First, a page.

July 27th: King Nothing


153. King Lear (Grigori Kozintsev, 1971)

When you approach a black and white Russian version of one of Shakespeare’s greatest tragedies you could be forgiven for feeling a little bit of trepidation. I mean, that sounds like quite an ominous film. My own fears were allayed when I realised that this is a pretty special adaptation. The translation and screenplay from Boris Pasternak lay the groundwork for perhaps the most definitive cinema adaptations of the great man’s work. Kozintsev directs with a steady and intuitive hand as the action takes place in a timeless pre-history era, Dmitri Shostakovich provides the mournful score and the action is framed and photographed with exceptional clarity and beauty by Jonas Gritsius. It is accessible but at the same time there is definitely a sense of this film being somehow monolithic. It hasn’t aged in any way, it seems as close to the ideal adaptation as I could imagine.

Lear, in case you haven’t been exposed to the story, is an aging monarch who decides to split his land between his three daughters, Goneril, Reagan and the favoured youngest Cordelia. At the ceremony where this is to be finalised Cordelia refuses to enter into the spirit of things when she doesn’t praise her father as lyrically as her sisters. This sets in motion a series of events that lead to relatively awful ends for just about everyone. It is slightly more intricate than that but, y’know, I haven’t got all day.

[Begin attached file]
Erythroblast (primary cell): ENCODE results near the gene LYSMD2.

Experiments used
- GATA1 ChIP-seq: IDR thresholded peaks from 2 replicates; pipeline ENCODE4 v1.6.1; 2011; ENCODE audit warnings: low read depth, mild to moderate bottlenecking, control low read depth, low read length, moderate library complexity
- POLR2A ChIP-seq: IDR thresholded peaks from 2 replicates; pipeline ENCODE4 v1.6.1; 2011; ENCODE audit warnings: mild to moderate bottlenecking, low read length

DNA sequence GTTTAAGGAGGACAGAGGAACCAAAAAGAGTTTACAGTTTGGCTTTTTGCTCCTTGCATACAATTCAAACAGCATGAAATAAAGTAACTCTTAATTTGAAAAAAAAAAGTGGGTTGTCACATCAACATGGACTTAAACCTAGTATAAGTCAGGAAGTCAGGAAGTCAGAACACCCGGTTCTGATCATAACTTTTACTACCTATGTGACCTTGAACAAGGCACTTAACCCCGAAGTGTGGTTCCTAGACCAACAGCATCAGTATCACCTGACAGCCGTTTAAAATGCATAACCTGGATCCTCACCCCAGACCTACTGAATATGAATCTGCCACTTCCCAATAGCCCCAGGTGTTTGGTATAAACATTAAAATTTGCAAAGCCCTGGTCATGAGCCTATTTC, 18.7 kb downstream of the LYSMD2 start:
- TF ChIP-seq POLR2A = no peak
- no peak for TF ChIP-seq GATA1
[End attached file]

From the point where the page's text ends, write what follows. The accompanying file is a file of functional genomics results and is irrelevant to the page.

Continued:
The key aspect of Lear is performance. The role of Lear itself is regarded as one of the greatest roles an actor can play and seems to be held with a mixture of fear and awe by those who tread the boards. Perhaps it is the madness of the part that is so difficult to play. I know that Yuri Yarvet’s performance in this film is exceptional. By the end of the film, and Lear’s mournful cries of ‘Never,’ I was totally sold at the tragedy that had befell the King. It is above and beyond, it is a spellbinding piece of cinema that will stand for a very long time.

Here’s a special treat for you if you fancy watching this particular version of King Lear as it is available in its entirety on Youtube – Click Here.

Note: King Lear is listed in the Neon book 1000 Essential Movies on Video under Russian Movies.

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